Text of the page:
Editorial: Glad to see GLAAD do its job


Hallmark Channel initially pulled this Zola ad featuring a same-sex couple. Photo: Courtesy Zola
Hallmark Channel initially pulled this Zola ad featuring a same-sex couple. Photo: Courtesy Zola  

It's that time of year when viewers tune-in to the Hallmark Channel for an annual dose of feel-good holiday cheer — many are sappy romances with titles like "A Christmas Love Story" and "Holiday Date." This year, Zola, an online wedding registry company, began airing four same-sex wedding ads on the channel. Predictably, the anti-gay, dubiously named One Million Moms organization posted a petition calling for a boycott, and the channel's executives caved by pulling the ads last Thursday. That, of course, resulted in a backlash against the backlash, with GLAAD and many LGBTQs decrying the capitulation. By Sunday, just days after One Million Moms first condemned the ads, the channel reversed its decision.

"Victory!" GLAAD declared in a news release. We agree. After we criticized the LGBT media advocacy organization earlier this year — and in 2018 — for veering off course into politics by leading a national campaign for an LGBT constitutional amendment, it's reassuring to see the group actually returning to its mission: being a media watchdog for LGBTQ representation and related issues. GLAAD quickly created an online petition, its representatives appeared on CNN to discuss the situation, and it issued a statement slamming the channel for pulling the Zola ads. "The Hallmark Channel's decision to remove LGBTQ families in such a blatant way is discriminatory and especially hypocritical coming from a network that claims to present family programming and also recently stated they are 'open' to LGBTQ holiday movies," Sarah Kate Ellis, president and CEO of GLAAD, stated December 14. "As so many other TV and cable networks showcase, LGBTQ families are part of family programming. Advertisers on the Hallmark Channel should see this news and question whether they want to be associated with a network that chooses to bow to fringe anti-LGBTQ activist groups, which solely exist to harm LGBTQ families."

It's important to note, as GLAAD did, that LGBTQ-inclusive advertising has become increasingly popular for brands across industries, and plays an outsized role in enabling LGBTQ families to see themselves reflected positively in the media.

To their credit, Hallmark Channel executives heard the outrage and promptly announced last Sunday that the ads would be reinstated, though it is unclear if Zola will run them, according to an article in Fast Company. (Zola's ads are appearing on other networks.)

"Earlier this week, a decision was made at Crown Media Family Networks to remove commercials featuring a same-sex couple," Hallmark Cards CEO Mike Perry stated. "The Crown Media team has been agonizing over this decision as we've seen the hurt it has unintentionally caused. Said simply, they believe this was the wrong decision." Hallmark Cards owns Crown Media Family Network, which in turn owns the Hallmark Channel.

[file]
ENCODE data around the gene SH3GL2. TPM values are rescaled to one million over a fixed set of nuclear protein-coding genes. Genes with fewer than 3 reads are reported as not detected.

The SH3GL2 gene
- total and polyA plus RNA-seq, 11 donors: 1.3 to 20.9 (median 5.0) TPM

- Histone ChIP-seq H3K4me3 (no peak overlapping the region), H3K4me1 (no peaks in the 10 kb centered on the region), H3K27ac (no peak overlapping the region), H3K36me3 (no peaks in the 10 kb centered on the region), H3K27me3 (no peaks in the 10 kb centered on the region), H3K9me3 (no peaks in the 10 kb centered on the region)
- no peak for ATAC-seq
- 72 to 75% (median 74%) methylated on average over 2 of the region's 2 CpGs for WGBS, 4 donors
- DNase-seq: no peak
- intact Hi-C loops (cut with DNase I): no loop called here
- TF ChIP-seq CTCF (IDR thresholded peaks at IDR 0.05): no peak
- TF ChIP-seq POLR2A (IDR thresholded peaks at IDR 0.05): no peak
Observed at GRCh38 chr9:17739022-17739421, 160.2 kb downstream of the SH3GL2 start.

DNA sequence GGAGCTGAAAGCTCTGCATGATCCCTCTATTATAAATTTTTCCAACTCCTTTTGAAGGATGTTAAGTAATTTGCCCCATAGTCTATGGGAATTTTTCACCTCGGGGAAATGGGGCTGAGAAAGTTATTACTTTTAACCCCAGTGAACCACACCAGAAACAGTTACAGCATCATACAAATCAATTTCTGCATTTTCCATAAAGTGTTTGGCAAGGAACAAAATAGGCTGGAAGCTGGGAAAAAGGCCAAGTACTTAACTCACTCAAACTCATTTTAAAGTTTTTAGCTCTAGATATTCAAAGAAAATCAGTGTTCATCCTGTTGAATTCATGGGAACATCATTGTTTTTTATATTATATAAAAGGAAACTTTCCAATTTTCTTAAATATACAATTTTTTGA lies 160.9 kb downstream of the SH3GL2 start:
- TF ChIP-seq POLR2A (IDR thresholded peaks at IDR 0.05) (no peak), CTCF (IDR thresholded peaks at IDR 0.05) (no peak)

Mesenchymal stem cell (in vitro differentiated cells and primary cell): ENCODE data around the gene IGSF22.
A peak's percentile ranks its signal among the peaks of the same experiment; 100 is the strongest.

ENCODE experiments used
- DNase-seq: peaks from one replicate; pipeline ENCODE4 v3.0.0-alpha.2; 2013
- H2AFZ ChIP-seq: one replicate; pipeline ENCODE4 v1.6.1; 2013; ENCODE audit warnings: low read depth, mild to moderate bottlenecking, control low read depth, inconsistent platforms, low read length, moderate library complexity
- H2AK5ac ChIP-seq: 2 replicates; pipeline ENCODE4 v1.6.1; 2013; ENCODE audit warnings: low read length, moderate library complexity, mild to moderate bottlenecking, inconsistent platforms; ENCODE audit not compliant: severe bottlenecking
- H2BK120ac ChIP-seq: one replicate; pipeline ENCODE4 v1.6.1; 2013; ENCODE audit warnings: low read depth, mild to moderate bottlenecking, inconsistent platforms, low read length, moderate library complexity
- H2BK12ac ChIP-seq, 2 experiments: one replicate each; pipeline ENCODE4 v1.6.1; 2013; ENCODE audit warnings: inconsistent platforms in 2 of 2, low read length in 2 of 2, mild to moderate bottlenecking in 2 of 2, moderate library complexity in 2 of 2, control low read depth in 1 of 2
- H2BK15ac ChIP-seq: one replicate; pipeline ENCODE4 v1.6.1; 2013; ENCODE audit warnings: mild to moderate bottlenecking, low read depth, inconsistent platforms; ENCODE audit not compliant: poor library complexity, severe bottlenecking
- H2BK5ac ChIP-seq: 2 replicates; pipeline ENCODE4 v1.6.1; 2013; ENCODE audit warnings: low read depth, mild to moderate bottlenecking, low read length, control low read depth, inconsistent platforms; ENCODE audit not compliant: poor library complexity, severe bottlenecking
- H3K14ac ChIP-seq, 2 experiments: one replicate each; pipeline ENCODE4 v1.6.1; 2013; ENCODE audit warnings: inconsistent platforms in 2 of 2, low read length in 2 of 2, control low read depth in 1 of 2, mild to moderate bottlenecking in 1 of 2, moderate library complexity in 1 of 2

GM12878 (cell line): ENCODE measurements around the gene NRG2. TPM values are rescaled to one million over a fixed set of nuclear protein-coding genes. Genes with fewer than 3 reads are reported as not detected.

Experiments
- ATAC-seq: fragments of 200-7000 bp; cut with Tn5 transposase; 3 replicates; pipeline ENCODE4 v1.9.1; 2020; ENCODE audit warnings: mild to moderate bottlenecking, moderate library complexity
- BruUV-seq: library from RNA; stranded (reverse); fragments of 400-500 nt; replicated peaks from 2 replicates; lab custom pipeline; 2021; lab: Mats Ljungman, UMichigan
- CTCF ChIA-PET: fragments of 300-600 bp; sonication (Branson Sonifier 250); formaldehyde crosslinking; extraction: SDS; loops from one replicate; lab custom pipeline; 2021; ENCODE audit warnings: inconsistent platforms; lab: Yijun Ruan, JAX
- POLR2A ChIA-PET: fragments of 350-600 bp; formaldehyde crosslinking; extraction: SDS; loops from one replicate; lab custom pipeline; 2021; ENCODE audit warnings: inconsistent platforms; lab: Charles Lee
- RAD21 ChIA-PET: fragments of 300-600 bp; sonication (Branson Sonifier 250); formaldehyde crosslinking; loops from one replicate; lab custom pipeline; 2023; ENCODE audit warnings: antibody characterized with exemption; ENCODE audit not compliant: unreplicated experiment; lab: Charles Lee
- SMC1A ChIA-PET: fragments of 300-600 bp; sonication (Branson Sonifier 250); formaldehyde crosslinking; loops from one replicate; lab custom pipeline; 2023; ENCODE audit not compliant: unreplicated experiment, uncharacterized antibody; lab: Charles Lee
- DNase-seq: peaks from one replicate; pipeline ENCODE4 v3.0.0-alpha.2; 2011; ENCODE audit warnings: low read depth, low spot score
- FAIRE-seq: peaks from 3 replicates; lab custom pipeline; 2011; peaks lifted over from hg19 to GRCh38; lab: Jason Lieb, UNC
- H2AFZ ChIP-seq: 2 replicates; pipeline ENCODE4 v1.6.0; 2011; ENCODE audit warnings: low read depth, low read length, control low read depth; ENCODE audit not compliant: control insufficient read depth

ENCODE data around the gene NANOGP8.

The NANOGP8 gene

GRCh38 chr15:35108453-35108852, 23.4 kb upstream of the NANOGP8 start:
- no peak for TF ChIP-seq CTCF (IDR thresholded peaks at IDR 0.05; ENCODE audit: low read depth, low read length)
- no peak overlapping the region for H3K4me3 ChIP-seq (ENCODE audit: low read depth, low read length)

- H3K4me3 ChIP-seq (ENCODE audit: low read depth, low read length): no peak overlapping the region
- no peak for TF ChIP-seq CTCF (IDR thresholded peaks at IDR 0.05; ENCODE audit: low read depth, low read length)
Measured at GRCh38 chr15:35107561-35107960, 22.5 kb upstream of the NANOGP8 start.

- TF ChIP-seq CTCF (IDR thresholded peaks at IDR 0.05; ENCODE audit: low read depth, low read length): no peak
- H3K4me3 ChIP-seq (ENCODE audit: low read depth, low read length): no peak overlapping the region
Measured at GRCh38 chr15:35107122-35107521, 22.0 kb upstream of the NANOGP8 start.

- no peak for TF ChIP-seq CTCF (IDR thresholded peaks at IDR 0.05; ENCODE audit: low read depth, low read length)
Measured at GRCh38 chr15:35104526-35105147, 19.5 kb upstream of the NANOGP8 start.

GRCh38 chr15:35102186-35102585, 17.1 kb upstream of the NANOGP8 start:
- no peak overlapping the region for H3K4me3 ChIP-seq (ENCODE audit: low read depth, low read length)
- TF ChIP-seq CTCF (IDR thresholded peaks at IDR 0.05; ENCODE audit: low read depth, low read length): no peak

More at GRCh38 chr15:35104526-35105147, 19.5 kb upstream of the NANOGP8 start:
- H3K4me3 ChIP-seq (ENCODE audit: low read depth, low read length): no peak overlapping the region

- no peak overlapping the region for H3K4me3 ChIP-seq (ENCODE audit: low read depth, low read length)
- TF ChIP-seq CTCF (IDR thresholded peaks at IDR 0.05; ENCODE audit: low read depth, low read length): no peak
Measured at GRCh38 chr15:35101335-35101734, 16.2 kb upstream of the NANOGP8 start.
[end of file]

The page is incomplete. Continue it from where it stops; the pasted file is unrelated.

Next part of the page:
Perry went on to state that Hallmark Cards "is, and always has been, committed to diversity and inclusion — both in our workplace as well as the products and experiences we create."

He pointed out that Hallmark Cards has an inclusive track record. It has LGBTQ greeting cards, and features LGBTQ couples in its commercials. It's recognized as a "best place" to work by the Human Rights Campaign. That's partly why the channel's initial decision to cut the Zola ads was so surprising — it should not have buckled under One Million Moms' threatened boycott. While the TV channel does not yet include same-sex couples in its holiday movies, given what GLAAD's Ellis stated, it seems only to be a matter of time until that happens. Although, as the Washington Post's Drew Goins wrote this week, when it happens: "For Hallmark to stay soothing, there will be no disowning upon coming out, no religion-inflicted trauma, and only the lightest touch of humorous homophobia when the horse-drawn carriage driver is embarrassed to realize the two gentlemen in the back are not, in fact, brothers." In other words, "boring," as the headline to his piece stated. Even so, that's a good thing too.

For its part, Zola has been a frequent advertiser on the Hallmark Channel since 2017 and has aired ads featuring same-sex couples in the past without a fuss, a spokeswoman told the Wall Street Journal. Mike Chi, its chief marketing officer, said, "All kisses, couples, and marriages are equal celebrations of love."

As for GLAAD, we'd like to see it work with the Hallmark Channel on at least one same-sex romance infused with the holiday spirit for next year. Perry noted in his statement that the channel will be working with GLAAD to better represent the LGBTQ community "across our portfolio of brands."

No bah-humbug to that. Our lives deserve to be featured in saccharine holiday fare just like everyone else, because we exist too.

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